We spent most of the day at sea travelling from Glacier Bay toward College Fjord. We woke up this morning to the sounds of our ship’s fog horn along with 5 foot waves. That’s enough wave action to make all the passengers walk like drunkards down the hallways. There were white caps on the swimming pool. The waves settled down after a couple hours, but the fog and clouds persisted. We were scheduled to enter College Fjord about 6 PM. As we entered the fjord, the fog lifted enough to give us hope of seeing the glaciers.
This is Bryn Mawr Glacier. It is actually the confluence of two separate glaciers from further up the mountain. The dark streak down the middle is debris carried by each glacier pushed to the middle of the resulting stream.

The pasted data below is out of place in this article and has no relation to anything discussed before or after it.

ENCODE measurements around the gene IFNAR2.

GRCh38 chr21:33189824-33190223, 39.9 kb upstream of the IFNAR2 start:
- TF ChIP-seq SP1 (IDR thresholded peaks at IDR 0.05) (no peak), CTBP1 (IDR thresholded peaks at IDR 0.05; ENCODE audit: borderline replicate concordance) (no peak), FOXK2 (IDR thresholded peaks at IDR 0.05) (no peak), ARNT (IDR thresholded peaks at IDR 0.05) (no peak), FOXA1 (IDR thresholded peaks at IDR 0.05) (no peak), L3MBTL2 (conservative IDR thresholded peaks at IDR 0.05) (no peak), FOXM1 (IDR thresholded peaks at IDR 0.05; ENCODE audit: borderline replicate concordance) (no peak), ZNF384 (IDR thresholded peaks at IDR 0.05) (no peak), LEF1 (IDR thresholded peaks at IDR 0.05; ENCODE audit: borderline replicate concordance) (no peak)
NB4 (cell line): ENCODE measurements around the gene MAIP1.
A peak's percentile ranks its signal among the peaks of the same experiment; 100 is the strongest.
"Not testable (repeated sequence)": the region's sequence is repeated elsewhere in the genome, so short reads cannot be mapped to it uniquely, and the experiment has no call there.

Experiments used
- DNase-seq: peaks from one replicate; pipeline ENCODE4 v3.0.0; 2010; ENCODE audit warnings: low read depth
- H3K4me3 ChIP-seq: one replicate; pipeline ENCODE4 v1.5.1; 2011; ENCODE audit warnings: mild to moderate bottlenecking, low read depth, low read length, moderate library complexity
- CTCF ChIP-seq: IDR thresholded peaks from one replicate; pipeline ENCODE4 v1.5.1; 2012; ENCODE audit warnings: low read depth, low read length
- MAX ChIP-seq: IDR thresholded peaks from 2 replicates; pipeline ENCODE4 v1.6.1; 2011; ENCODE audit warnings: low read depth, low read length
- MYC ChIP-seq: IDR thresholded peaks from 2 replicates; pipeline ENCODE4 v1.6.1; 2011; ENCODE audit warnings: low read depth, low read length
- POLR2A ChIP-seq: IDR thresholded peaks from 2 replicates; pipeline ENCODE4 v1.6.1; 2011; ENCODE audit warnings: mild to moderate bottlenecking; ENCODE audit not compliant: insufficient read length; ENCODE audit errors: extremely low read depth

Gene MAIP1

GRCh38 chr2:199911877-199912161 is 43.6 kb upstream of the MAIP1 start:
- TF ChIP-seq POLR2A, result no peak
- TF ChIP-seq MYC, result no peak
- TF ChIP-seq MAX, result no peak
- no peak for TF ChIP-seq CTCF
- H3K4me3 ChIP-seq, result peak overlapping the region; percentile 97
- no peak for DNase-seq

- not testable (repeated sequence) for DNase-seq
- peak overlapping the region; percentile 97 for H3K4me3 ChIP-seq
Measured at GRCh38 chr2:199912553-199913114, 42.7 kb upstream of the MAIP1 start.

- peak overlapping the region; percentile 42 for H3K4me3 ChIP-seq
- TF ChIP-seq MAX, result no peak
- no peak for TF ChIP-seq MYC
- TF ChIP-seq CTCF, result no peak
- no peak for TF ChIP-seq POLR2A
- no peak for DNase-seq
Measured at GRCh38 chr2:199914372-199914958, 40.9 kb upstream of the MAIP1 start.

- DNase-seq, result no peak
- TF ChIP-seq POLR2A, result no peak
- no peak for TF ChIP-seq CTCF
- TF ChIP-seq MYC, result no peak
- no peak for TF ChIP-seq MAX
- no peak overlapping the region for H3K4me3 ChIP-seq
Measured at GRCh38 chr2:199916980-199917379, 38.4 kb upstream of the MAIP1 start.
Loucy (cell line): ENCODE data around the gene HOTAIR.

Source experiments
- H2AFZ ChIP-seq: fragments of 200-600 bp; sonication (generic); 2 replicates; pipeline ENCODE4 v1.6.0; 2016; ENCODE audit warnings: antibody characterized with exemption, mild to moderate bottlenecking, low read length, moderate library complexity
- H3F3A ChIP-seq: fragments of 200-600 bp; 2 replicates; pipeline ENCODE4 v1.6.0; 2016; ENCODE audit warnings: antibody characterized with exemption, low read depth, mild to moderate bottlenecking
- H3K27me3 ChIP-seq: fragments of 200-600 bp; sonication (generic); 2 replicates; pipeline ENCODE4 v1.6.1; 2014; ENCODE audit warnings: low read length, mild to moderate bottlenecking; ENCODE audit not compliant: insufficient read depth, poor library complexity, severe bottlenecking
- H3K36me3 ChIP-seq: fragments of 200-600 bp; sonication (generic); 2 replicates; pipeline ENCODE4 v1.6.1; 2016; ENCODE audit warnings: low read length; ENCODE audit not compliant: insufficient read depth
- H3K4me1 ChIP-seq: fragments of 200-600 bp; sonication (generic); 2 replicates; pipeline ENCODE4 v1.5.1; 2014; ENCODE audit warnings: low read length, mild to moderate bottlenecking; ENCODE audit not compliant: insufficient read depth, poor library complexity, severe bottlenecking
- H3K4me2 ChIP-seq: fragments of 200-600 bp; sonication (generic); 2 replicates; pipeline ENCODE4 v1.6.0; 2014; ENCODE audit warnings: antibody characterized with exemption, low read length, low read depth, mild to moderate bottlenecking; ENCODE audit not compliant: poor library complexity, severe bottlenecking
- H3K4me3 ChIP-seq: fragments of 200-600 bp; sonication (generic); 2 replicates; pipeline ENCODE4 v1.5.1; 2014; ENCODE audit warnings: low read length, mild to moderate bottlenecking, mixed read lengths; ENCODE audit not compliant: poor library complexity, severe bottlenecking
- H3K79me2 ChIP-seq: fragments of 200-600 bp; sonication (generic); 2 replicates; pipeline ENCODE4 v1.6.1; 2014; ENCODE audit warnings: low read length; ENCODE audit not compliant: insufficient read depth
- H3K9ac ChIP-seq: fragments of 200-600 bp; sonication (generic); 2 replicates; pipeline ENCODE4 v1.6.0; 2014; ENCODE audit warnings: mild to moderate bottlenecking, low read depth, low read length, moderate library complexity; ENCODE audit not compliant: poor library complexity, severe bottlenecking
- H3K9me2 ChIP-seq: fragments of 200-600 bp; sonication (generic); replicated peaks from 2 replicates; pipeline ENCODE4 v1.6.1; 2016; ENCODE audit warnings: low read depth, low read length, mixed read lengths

Harvard Glacier is at the end of one of the bays and is huge. You can tell it is the confluence of multiple smaller glaciers by the dark stripes.
There are streams of water flowing down the face of the mountains.
There are MANY streams of water flowing down the mountain side.
This photo below of Harvard Glacier is a composite of 26 photos. Click on the image and zoom in to see the details of the glacier.
There was a black bear along the shore.
Here you can see the two glaciers coming together.
This is another composite image showing four glaciers, from left to right, Bryn Mawr, Smith, Harvard, and Downer Glaciers.
This is another composite image below showing five glaciers, from left to right, Vassar, Bryn Mawr, Smith, Harvard, and Downer Glaciers.
It was a spectacular way to end our cruise. After 7 days, tomorrow morning we get off the ship and begin the land portion of our trip.